The Roots of the Couplet in Bani Yazid Folk Songs in Al Hamah
The couplet, traditionally known as ‘Sawt’, is two lines of sung poetry that have the same rhyme.
The couplet is mentioned in Kitab al-Aghani, (The Book of Songs), an encyclopaedia of history, literature, music, biographies, poems and songs based on one hundred couplets selected by the Caliph Harun al-Rashid, which indicates that couplets date back to the Abbasid era. The art of the couplet is closely associated with the open desert and the movements of Bani Yazid tribe. This type of singing comforted and refreshed the tribe’s members during their long travels in search of water and ways to earn a living. Sawt means voice or sound, and it includes calling and crying. This is directly related to life in the desert, so the couplet takes its musical features from its semantic origin.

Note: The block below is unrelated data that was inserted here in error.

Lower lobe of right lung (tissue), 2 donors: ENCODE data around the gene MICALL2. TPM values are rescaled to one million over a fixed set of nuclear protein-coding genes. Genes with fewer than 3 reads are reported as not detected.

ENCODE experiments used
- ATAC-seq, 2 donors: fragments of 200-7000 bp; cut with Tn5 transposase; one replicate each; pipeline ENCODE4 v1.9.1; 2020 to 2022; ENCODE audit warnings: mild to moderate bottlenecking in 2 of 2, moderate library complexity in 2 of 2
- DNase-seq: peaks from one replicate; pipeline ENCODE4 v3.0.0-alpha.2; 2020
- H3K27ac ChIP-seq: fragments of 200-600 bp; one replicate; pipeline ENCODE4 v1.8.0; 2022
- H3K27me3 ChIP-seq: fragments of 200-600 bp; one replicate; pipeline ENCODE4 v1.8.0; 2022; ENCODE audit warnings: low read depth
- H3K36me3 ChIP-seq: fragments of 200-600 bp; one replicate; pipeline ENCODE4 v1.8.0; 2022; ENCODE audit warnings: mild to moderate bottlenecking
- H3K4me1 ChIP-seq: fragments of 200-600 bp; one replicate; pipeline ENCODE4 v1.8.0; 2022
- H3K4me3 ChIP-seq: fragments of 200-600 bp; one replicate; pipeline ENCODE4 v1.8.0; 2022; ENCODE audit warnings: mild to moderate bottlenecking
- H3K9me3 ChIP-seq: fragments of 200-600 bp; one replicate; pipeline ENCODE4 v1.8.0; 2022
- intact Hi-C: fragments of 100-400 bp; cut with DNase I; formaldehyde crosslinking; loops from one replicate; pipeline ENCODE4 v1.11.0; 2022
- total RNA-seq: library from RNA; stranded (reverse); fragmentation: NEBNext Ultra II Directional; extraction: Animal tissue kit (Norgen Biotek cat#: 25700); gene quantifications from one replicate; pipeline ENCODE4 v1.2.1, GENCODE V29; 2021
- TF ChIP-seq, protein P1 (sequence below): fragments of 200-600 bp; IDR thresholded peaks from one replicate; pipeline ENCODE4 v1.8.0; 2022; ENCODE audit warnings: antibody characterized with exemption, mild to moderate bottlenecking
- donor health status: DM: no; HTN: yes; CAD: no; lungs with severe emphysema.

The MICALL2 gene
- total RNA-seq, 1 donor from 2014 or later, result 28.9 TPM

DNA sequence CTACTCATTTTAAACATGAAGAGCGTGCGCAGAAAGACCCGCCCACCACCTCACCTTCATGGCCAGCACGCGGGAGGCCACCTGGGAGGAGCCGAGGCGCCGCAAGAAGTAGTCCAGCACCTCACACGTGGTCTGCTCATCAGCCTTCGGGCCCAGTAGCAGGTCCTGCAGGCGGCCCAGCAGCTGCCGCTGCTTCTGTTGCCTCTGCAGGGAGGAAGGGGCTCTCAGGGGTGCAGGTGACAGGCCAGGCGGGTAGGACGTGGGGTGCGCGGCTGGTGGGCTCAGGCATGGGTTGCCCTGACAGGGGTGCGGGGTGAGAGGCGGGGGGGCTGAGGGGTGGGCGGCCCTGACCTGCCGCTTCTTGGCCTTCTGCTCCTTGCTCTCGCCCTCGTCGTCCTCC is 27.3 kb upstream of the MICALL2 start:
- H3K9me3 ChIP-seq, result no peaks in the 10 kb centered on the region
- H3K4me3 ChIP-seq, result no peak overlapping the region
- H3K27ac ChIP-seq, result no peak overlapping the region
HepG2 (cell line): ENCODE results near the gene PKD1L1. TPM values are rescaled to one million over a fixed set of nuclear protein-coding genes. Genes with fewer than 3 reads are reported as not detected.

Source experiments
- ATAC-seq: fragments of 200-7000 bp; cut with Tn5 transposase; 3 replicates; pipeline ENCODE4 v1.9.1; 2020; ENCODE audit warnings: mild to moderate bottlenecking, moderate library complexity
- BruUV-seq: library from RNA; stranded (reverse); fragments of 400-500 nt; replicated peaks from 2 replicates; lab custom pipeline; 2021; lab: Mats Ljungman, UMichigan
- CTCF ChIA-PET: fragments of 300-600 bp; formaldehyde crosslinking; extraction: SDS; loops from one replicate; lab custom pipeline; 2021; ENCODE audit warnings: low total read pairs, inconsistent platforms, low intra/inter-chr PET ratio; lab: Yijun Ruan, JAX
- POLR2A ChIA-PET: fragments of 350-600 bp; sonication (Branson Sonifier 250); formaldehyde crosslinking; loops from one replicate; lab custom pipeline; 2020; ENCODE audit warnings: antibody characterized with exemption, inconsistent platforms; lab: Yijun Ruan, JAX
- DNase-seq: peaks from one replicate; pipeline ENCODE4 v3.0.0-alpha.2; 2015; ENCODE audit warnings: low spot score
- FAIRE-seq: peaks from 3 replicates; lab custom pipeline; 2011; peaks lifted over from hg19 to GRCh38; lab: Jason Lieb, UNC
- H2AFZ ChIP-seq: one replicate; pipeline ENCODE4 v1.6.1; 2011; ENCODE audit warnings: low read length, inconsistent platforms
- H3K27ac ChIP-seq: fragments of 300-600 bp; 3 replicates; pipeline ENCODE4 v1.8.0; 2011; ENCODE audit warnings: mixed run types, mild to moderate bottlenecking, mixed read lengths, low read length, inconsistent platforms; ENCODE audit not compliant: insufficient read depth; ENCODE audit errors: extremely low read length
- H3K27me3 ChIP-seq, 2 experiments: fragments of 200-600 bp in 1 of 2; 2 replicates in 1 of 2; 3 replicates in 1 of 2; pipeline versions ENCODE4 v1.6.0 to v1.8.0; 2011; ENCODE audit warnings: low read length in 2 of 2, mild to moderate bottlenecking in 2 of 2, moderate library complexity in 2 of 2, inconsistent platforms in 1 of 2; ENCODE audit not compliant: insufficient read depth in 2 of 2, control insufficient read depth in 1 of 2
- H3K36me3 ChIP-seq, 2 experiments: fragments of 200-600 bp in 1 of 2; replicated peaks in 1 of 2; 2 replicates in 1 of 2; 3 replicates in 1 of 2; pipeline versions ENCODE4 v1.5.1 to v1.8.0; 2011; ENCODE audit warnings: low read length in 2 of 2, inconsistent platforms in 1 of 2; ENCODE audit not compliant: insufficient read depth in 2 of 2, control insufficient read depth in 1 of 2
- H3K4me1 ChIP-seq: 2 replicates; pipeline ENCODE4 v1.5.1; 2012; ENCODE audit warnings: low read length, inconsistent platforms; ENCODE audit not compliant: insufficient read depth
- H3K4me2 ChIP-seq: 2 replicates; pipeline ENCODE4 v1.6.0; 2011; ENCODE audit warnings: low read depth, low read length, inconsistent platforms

In Al Hama, couplets are performed at all social occasions, including weddings, funerals, circumcisions, and henna ceremonies.
The art of the couplet faced challenges in the Bani Yazid’s history, because the knights of Bani Yazid considered it beneath them to recite or sing poetry and had servants and slaves with beautiful voices sing their poems instead; if a knight did sing, he would do so in a disguised voice in order to hide his identity.
The couplets can be sung either individually or by a group; members harmonize their singing despite their lack of formal musical training. Group singing is never prearranged, but improvisation does not diminish group performances. Couplets are never repeated.